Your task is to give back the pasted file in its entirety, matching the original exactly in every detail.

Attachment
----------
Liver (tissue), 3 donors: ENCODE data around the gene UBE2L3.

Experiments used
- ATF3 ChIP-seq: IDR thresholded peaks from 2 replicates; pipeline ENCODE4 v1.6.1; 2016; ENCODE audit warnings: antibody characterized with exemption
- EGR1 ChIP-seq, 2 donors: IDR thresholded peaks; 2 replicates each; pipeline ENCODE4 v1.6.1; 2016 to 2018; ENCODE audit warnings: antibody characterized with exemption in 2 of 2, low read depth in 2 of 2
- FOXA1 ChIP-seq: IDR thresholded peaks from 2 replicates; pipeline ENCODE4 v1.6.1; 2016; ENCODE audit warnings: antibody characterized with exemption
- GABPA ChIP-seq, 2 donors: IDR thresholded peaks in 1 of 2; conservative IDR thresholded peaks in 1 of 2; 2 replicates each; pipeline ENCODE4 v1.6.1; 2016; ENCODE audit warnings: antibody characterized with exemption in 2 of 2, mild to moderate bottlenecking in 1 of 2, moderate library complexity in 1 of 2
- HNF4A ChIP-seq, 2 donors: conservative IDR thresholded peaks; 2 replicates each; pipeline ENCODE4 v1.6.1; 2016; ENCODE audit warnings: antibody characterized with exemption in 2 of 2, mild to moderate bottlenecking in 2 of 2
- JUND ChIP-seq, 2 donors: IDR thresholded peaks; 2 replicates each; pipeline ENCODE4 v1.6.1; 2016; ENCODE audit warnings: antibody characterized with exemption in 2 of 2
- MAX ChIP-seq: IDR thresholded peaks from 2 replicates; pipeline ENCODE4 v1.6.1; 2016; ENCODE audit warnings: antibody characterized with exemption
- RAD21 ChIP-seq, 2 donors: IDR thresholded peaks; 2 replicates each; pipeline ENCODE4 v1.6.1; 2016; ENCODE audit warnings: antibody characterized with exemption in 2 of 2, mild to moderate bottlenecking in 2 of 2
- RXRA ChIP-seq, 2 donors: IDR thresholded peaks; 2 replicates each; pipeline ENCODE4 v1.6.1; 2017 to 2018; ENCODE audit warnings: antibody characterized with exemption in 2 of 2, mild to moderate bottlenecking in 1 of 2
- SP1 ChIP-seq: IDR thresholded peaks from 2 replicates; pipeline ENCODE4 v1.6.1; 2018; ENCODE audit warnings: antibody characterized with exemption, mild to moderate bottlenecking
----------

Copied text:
Liver (tissue), 3 donors: ENCODE data around the gene UBE2L3.

Experiments used
- ATF3 ChIP-seq: IDR thresholded peaks from 2 replicates; pipeline ENCODE4 v1.6.1; 2016; ENCODE audit warnings: antibody characterized with exemption
- EGR1 ChIP-seq, 2 donors: IDR thresholded peaks; 2 replicates each; pipeline ENCODE4 v1.6.1; 2016 to 2018; ENCODE audit warnings: antibody characterized with exemption in 2 of 2, low read depth in 2 of 2
- FOXA1 ChIP-seq: IDR thresholded peaks from 2 replicates; pipeline ENCODE4 v1.6.1; 2016; ENCODE audit warnings: antibody characterized with exemption
- GABPA ChIP-seq, 2 donors: IDR thresholded peaks in 1 of 2; conservative IDR thresholded peaks in 1 of 2; 2 replicates each; pipeline ENCODE4 v1.6.1; 2016; ENCODE audit warnings: antibody characterized with exemption in 2 of 2, mild to moderate bottlenecking in 1 of 2, moderate library complexity in 1 of 2
- HNF4A ChIP-seq, 2 donors: conservative IDR thresholded peaks; 2 replicates each; pipeline ENCODE4 v1.6.1; 2016; ENCODE audit warnings: antibody characterized with exemption in 2 of 2, mild to moderate bottlenecking in 2 of 2
- JUND ChIP-seq, 2 donors: IDR thresholded peaks; 2 replicates each; pipeline ENCODE4 v1.6.1; 2016; ENCODE audit warnings: antibody characterized with exemption in 2 of 2
- MAX ChIP-seq: IDR thresholded peaks from 2 replicates; pipeline ENCODE4 v1.6.1; 2016; ENCODE audit warnings: antibody characterized with exemption
- RAD21 ChIP-seq, 2 donors: IDR thresholded peaks; 2 replicates each; pipeline ENCODE4 v1.6.1; 2016; ENCODE audit warnings: antibody characterized with exemption in 2 of 2, mild to moderate bottlenecking in 2 of 2
- RXRA ChIP-seq, 2 donors: IDR thresholded peaks; 2 replicates each; pipeline ENCODE4 v1.6.1; 2017 to 2018; ENCODE audit warnings: antibody characterized with exemption in 2 of 2, mild to moderate bottlenecking in 1 of 2
- SP1 ChIP-seq: IDR thresholded peaks from 2 replicates; pipeline ENCODE4 v1.6.1; 2018; ENCODE audit warnings: antibody characterized with exemption, mild to moderate bottlenecking